Over the weekend, I caught up with a piece published last week by Bloomberg Businessweek provocatively titled, “The 26 Words That Got Us Into This Mess.” The words in question are part of section 230 of the 1996 Telecommunications Act, which allows Internet service providers to escape responsibility for the junk published on their platforms. Back then, the tech companies were the little guys—Facebook and Google didn’t even exist—and the law was supposed to provide a “safe harbor” that would allow Internet startups to flourish.
Today, of course, those startups have become Big Tech, and those words have shielded the companies from liability for now numerous well-known atrocities. The latest is the notorious website 8chan, which was the venue of choice for the venom spewed by the El Paso terrorist. Cloudfare, which hosted 8chan, belatedly terminated the service. Belatedly is a word that seems to apply to virtually every tech effort to ban hate speech, false content, etc. You can thank Section 230 for that.
The Businessweek piece, which you can read here, provides the history of Section 230, and is a case study in how the most well-intentioned legislation can go wrong. With the benefit of hindsight, it is clear that it was a mistake. Time for a change. The giant tech companies have become our leading sources of information and need to be held to a higher standard.
Protests are getting more fractious in Hong Kong, with police yesterday using tear gas and non-lethal ammunition to flush protestors out of train stations. Now Hong Kong flag carrier Cathay Pacific, which already had to cancel hundreds of flights during a general strike, has suspended a pilot for taking part in the protests. This comes following pressure from the Chinese aviation regulator to vet Cathay’s crew for dissenting activities; the airline’s stock dropped 4% as a result. CNBC
Goldman Sachs no longer believes there will be a U.S.-China trade deal before the 2020 presidential election, and expects tariffs targeting the remainder of Chinese exports to the U.S. to go into effect. The bank said recession risks are increasing as a result. Reuters
The People’s Bank of China says it will soon release its own cryptocurrency, designed to replace cash in circulation rather than generate credit. The move comes amid pressure from outside players such as Facebook with its central-bank-bothering Libra cryptocurrency. Bloomberg
BlackRock is buying a controlling stake in Authentic Brands, the company that owns the brand rights to Marilyn Monroe and that also recently bought former Fortune stablemate Sports Illustrated. The $870 million deal demonstrates the asset manager’s entry into the private equity game—several months ago it raised $2.75 billion for its first PE fund. Financial Times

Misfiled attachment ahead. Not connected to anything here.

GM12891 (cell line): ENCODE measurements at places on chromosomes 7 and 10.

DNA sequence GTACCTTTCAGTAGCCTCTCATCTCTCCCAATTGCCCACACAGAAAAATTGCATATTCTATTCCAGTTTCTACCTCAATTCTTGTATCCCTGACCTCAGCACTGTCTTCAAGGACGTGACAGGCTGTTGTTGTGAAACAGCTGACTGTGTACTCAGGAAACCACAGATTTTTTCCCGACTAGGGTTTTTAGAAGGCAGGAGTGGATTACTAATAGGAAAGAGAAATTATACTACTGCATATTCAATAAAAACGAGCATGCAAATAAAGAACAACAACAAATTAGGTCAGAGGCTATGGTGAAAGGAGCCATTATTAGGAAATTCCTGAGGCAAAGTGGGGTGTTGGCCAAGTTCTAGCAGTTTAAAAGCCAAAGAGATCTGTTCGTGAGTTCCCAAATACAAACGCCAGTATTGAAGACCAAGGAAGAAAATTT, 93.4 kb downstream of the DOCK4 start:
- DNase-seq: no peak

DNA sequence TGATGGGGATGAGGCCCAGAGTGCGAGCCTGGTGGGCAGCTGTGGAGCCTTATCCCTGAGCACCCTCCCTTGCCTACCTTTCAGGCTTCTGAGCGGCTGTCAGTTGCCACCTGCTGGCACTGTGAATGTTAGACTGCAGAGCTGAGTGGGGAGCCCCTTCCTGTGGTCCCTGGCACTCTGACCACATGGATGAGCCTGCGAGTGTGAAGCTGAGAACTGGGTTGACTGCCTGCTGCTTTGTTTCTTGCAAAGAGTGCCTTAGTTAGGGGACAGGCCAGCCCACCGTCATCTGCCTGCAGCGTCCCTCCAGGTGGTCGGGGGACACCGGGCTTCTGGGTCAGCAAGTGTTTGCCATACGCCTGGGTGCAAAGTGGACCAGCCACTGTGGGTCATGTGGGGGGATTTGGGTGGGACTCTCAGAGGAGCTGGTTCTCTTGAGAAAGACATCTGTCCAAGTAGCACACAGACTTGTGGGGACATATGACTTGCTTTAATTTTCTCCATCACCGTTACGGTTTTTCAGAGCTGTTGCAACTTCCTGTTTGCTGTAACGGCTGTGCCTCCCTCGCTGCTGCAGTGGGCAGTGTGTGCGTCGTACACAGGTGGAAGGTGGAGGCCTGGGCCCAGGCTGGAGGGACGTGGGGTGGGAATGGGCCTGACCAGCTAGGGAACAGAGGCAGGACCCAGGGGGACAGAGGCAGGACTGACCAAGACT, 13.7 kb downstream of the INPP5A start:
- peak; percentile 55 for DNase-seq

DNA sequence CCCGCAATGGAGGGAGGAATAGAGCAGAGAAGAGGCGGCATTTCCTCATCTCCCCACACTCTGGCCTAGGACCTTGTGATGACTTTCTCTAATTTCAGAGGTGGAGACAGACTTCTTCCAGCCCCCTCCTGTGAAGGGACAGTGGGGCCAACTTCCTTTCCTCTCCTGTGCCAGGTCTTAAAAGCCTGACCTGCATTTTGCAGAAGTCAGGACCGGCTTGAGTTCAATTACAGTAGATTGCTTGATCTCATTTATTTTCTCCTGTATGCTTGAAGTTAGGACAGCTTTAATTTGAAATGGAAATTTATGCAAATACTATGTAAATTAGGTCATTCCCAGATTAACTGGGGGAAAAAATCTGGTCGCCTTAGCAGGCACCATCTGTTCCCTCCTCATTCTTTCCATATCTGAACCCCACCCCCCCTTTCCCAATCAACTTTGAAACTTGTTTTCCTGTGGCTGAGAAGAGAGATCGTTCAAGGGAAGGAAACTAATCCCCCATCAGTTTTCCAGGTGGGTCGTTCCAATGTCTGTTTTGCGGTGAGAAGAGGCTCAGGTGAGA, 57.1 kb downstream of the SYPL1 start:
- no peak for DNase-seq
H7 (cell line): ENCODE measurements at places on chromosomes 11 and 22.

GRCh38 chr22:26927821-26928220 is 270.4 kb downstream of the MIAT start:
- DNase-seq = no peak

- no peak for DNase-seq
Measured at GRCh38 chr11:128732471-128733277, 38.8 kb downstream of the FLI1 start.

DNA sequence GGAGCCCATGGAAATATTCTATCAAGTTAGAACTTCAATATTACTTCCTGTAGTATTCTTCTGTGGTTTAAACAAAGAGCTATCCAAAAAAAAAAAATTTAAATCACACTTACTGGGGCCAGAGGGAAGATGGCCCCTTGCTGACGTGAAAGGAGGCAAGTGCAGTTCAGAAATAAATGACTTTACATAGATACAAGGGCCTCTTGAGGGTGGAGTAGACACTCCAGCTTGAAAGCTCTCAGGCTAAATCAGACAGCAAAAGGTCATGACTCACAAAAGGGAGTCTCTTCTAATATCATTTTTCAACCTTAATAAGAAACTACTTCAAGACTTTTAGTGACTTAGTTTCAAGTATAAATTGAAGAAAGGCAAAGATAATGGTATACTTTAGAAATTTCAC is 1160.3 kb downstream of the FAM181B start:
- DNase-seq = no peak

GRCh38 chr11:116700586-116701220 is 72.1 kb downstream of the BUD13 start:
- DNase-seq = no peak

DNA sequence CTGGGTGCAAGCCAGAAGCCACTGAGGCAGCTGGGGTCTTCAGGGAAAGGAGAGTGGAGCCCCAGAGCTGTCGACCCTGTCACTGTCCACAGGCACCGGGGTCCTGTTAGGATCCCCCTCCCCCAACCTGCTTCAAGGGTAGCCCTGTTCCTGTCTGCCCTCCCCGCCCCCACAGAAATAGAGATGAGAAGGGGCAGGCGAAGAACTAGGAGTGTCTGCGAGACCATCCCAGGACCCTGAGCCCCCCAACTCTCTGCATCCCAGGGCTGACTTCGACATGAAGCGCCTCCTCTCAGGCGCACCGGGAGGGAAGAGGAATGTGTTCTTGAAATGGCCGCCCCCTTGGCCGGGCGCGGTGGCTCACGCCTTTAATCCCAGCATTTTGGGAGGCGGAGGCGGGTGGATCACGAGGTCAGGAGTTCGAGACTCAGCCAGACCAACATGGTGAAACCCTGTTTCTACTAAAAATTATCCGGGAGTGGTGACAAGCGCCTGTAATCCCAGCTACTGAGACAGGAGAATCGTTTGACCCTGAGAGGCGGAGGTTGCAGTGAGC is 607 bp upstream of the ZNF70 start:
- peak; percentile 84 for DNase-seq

AROUND THE WATER COOLER
Luxembourg’s finance industry is resurging, with Brexit providing a boost—some companies are choosing the tiny duchy as their new EU base, with London set to leave the bloc. Luxembourg may have once had a reputation for secrecy, but the LuxLeaks scandal revealed which companies were receiving juicy tax breaks there, and now it’s trying to present itself as a transparent financial center. Fortune
Many of Amazon’s Alexa devices have been made by Chinese schoolchildren who were illegally required by contractor Foxconn to work nights and overtime, according to reports. Foxconn says it was fixing the situation, and Amazon said it was “urgently investigating these allegations.” Guardian
Huawei has launched its first product that uses its new, proprietary operating system, HongmengOS or HarmonyOS. Its use of the new operating system was necessary given the uncertainty over blacklisted Huawei’s continuing ability to use Google’s Android OS, but the new product in question isn’t a phone, it’s a smart TV. The idea is to use HarmonyOS across all sorts of devices. CNBC
Democratic presidential candidates Beto O’Rourke and Cory Booker have slammed President Trump for propagating a conspiracy theory that pegs the death of accused sex trafficker Jeffrey Epstein on the Clintons. O’Rourke said Trump’s retweet of a conservative comedian’s theory was designed to deflect attention from last weekend’s mass shootings. Reuters